Equal marriage: We've come a long way, and in 20 years' time we won't recall what the fuss was about

There is still stigma and shame, but this step says you're allowed to fall in love with whomever you like - no matter their gender or your own

Share
Related Topics

The incoming Archbishop of Canterbury repeated a much-cherished but completely wrong statement this week. He said that marriage has always been between a man and a woman, and it would be wrong to change it. In fact, marriage has changed considerably over the centuries.

More than one Roman emperor married a man, until same-sex marriage was outlawed in AD 342. Many cultures still conceive of marriage between a man and several women – my own husband’s great-grandfather married polygamously, so it isn’t all that remote.

In France, it is perfectly legal for a marriage to take place between a living person and a dead one, and in China, between two dead people. In this country, it has only been legal to marry your deceased wife’s sister since 1907. And so it goes on.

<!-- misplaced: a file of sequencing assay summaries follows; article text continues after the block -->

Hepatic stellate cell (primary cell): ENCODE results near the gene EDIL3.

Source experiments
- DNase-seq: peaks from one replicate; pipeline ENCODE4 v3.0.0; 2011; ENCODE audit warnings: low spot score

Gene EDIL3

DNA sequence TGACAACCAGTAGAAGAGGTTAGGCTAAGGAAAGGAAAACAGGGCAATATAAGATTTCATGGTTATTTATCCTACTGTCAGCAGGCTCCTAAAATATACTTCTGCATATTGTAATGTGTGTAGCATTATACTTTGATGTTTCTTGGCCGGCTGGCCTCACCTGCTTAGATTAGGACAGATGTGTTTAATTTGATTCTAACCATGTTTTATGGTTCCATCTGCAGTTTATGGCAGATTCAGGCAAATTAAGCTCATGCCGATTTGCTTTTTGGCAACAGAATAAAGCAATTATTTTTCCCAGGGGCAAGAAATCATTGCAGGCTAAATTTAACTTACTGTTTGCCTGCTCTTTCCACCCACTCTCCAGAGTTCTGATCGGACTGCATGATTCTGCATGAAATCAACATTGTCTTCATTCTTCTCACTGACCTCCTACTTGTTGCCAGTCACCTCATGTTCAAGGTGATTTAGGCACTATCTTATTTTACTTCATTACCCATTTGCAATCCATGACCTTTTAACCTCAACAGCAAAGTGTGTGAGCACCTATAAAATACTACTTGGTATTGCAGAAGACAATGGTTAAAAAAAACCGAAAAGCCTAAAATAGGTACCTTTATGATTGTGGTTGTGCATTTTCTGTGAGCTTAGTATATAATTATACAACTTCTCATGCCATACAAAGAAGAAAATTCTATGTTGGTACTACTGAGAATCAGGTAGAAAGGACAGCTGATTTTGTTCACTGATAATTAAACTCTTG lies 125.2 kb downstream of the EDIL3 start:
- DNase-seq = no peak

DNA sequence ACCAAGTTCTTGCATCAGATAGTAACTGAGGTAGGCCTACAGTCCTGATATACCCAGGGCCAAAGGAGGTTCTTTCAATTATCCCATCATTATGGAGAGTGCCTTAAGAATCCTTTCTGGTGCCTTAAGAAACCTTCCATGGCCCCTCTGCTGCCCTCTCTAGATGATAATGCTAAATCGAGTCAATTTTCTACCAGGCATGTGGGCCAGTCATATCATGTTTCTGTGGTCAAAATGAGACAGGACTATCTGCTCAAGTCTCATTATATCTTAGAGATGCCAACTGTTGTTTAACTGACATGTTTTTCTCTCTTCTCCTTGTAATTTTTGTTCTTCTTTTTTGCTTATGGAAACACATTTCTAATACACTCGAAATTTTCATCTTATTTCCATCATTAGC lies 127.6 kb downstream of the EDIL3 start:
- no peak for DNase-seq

The Archbishop of Canterbury sounded like an English chef announcing that nobody, in the history of the world, has ever eaten horse.

The concept of marriage, far from being an eternal verity, has changed considerably over the years and between cultures. It might, too, have been possible to believe that the concept and the word was owned by a single body at one point in history – perhaps a couple of hundred years ago. But not any longer. Marriages come in all shapes and sizes. Yours is not like your neighbours, and is certainly not like the marriage that you might have had 50 years ago.

The description of a formal, legal union between people of the same sex as “marriage” is an important step. People understand a marriage in ways which they do not, quite, understand a civil partnership. I routinely describe the man I am civilly-partnered to as “my husband”. Not everyone understands, and I am quite often challenged. The equality representative in the Exeter University faculty I used to work for asked me, in public, whether that made me “the wife” in the relationship. I don’t suppose that being able to describe oneself as in a marriage rather than in a civil partnership would stop that.